"Multiverse" cosmologies imagine our universe as just one of a vast number of others. While this idea has captivated philosophy, religion, and literature for millennia, it is now being considered as a scientific hypothesis—with different models emerging from cosmology, quantum mechanics, and string theory. Beginning with ancient Atomist and Stoic philosophies, Mary-Jane Rubenstein links contemporary models of the multiverse to their forerunners and explores the reasons for their recent appearance. One concerns the so-called fine-tuning of the universe: nature's constants are so delicately calibrated that it seems they have been set just right to allow life to emerge. For some thinkers, these "fine-tunings" are evidence of the existence of God; for others, however, and for most physicists, "God" is an insufficient scientific explanation. Hence the allure of the multiverse: if all possible worlds exist somewhere, then like monkeys hammering out Shakespeare, one universe is bound to be suitable for life. Of course, this hypothesis replaces God with an equally baffling article of faith: the existence of universes beyond, before, or after our own, eternally generated yet forever inaccessible to observation or experiment. In their very efforts to sidestep metaphysics, theoretical physicists propose multiverse scenarios that collide with it and even produce counter-theological narratives. Far from invalidating multiverse hypotheses, Rubenstein argues, this interdisciplinary collision actually secures their scientific viability. We may therefore be witnessing a radical reconfiguration of physics, philosophy, and religion in the modern turn to the multiverse.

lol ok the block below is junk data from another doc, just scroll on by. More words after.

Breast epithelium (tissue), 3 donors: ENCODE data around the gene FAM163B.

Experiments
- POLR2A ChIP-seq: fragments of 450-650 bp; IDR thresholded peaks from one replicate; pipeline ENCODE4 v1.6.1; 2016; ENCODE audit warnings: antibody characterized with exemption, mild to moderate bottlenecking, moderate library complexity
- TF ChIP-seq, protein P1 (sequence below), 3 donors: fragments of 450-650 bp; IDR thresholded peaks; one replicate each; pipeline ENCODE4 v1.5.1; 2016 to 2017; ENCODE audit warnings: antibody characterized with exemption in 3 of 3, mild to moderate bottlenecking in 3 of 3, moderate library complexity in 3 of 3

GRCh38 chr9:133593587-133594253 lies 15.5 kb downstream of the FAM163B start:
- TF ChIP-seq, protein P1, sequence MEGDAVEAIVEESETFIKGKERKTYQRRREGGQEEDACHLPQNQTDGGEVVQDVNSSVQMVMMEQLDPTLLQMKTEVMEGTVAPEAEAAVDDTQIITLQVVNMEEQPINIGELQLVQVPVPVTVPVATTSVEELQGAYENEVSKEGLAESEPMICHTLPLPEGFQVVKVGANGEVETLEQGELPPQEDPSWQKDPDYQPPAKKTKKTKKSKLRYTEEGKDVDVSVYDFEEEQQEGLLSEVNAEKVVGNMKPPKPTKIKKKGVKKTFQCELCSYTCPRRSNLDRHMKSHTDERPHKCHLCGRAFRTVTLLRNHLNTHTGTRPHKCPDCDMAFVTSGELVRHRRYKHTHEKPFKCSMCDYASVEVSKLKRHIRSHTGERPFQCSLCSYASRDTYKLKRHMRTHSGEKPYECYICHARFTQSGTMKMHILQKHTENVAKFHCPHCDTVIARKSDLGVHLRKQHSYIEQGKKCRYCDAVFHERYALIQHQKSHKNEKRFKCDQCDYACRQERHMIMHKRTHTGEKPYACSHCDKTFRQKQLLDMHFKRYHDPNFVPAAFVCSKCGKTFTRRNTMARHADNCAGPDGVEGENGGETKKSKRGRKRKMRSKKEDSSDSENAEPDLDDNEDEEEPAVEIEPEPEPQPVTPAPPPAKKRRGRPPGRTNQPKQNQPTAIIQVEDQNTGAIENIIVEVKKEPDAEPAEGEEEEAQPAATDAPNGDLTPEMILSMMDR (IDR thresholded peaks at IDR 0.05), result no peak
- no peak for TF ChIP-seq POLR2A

Author: Lawrence M. Krauss
Publisher: Simon and Schuster
Release Date: 2012-09-13